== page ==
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Single transferable vote
Single transferable vote (STV for short) is a type of voting system that gives proportional representation. It is used to elect more than one person (though it becomes Instant Runoff Voting in one-winner elections), and voters rank the candidates when voting.
How to vote in an STV election
Write a number "1" next to your favourite candidate, a number "2" next to your second favourite, a number "3" next to your third favourite and so on.
How votes are counted
Each candidate needs a certain number of votes to be elected. This number depends on how many people are voting and on how many people are to be elected.
Then the number "1" votes for each candidate are counted. But it can happen that one candidate or several candidates have more than the needed number of votes. These candidates are elected. But since they have more votes than they needed, they pass on the votes which they do not need to other candidates. Which candidate or candidates get those "surplus" votes depends on the voters' number of "2" votes given on the ballots papers of the candidates that have already been elected. If those number "2" votes make another candidate win and give them too many votes, this new "surplus" is passed on again, using number "3" votes, and so on.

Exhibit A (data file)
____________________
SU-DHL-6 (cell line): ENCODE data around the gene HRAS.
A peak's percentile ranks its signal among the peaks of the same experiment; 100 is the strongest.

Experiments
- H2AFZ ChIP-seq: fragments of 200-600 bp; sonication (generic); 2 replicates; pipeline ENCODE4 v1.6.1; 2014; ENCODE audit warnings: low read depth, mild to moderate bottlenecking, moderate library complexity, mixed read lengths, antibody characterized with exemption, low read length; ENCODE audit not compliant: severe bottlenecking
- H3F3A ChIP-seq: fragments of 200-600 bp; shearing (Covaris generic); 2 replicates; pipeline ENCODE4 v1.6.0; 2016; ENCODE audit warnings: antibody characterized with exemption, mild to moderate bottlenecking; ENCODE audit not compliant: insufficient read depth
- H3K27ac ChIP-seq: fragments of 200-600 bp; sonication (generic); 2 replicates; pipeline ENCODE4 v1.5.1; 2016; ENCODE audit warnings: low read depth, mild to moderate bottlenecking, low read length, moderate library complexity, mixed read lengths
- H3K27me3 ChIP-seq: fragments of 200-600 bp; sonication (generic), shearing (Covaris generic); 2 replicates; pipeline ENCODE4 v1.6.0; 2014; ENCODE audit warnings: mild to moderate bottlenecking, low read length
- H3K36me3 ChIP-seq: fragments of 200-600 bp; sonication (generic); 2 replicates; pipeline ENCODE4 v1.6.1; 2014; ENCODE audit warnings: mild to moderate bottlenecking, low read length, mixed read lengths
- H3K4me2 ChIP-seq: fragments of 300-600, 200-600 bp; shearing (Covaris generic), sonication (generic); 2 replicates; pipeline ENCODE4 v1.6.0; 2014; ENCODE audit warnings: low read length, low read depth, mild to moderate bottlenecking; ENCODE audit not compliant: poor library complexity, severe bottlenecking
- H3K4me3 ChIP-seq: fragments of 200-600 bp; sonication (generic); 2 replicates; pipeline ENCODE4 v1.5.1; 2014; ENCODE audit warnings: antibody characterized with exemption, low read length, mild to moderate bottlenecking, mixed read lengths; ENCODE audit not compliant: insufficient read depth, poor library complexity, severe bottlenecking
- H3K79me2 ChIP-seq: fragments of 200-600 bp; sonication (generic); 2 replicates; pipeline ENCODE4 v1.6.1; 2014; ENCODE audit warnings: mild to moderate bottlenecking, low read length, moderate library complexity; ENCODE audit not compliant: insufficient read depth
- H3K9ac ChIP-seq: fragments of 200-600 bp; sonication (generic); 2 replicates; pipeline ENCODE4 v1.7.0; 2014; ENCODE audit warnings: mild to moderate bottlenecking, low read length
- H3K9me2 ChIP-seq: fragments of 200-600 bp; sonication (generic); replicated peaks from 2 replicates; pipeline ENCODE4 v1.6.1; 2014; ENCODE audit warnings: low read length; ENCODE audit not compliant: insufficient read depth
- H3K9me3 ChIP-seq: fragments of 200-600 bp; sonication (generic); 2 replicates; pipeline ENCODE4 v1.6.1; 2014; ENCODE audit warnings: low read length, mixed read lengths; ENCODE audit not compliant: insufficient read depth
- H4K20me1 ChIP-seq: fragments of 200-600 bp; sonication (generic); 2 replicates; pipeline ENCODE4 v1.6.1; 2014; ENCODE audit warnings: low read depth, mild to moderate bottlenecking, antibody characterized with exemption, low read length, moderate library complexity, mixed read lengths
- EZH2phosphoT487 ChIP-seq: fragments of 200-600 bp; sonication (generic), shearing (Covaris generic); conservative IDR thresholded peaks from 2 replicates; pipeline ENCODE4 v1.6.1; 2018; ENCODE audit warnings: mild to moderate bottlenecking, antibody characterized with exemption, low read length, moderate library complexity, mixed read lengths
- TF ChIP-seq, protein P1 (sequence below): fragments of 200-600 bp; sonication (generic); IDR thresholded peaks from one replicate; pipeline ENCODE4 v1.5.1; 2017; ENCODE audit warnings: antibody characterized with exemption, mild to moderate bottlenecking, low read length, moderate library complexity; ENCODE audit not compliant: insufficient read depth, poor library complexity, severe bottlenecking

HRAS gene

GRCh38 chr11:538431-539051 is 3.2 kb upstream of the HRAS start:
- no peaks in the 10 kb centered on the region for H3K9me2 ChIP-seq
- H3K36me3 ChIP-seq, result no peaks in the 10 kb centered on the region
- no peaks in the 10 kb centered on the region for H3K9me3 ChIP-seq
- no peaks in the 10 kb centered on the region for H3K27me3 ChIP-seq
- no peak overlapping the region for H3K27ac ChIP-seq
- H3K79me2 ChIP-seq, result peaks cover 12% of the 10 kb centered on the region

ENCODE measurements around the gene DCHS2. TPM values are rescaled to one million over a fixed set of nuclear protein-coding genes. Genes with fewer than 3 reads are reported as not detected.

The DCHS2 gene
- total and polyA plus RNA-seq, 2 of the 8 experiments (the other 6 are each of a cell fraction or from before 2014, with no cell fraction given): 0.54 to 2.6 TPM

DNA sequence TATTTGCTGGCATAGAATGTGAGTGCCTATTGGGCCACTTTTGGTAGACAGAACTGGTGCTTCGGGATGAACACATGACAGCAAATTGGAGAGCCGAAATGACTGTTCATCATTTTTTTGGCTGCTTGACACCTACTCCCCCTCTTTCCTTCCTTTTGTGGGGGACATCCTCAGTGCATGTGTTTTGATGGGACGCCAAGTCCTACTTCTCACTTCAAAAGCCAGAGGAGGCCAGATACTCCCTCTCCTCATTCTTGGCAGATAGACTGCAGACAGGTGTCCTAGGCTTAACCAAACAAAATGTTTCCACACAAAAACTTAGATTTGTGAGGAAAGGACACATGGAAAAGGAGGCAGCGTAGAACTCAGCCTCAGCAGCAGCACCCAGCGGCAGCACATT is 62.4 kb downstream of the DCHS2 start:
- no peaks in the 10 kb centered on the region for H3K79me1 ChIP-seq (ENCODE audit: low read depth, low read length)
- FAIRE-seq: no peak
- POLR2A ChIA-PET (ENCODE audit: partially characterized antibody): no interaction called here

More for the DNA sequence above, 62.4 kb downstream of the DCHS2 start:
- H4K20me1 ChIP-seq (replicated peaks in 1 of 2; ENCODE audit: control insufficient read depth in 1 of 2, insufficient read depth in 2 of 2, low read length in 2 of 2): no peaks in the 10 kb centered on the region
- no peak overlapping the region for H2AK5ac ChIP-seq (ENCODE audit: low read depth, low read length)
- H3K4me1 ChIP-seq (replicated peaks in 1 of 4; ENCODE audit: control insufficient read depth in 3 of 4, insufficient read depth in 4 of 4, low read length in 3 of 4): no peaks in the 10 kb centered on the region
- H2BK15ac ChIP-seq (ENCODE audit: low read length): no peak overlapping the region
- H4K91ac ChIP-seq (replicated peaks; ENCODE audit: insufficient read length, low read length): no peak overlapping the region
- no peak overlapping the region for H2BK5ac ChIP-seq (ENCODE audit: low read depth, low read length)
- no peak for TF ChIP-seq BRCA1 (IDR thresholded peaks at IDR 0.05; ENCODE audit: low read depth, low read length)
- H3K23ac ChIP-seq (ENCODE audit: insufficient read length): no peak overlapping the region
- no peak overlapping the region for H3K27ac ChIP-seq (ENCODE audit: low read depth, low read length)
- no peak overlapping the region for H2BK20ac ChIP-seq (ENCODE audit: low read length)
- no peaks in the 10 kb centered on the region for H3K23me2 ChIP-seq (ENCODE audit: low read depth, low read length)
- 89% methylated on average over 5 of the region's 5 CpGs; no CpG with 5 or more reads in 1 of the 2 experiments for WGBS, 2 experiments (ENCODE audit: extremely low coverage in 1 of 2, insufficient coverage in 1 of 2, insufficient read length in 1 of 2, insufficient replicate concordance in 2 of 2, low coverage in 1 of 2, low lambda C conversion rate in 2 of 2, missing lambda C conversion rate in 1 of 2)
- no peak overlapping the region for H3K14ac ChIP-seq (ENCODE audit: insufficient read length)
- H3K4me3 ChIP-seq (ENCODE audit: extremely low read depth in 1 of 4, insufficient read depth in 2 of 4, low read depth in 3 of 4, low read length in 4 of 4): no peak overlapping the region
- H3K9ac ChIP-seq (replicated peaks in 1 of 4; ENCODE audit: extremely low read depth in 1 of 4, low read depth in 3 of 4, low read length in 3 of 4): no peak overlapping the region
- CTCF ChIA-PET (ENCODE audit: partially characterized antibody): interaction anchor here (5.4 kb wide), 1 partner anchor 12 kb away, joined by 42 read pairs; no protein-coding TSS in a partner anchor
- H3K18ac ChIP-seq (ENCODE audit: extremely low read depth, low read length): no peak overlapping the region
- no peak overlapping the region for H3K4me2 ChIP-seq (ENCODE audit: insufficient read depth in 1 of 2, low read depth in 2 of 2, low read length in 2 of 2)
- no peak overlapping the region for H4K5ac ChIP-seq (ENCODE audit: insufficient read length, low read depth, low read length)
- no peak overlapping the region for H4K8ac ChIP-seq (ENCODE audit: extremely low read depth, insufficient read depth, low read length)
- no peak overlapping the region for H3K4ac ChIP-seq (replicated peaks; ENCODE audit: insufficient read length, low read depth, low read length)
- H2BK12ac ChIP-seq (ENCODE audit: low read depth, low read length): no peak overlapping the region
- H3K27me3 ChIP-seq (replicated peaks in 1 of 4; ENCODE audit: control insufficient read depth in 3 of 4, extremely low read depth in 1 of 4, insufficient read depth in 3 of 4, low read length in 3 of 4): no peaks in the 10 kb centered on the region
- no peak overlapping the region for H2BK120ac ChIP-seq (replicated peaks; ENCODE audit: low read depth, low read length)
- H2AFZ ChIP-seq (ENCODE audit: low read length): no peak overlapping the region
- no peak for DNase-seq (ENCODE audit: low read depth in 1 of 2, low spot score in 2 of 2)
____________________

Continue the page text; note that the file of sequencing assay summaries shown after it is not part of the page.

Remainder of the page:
If not enough candidates have been elected so far, the candidate with the fewest votes is excluded. Votes for this candidate are passed on to the candidate given as the next preference of each of his voters (the next higher number in each listing of candidates). This may help to elect another candidate. If not, the next candidate which now has the fewest votes is excluded.
Passing on the "surplus" votes and excluding the weakest candidates goes on until the needed number of candidates has been elected.
Places that use STV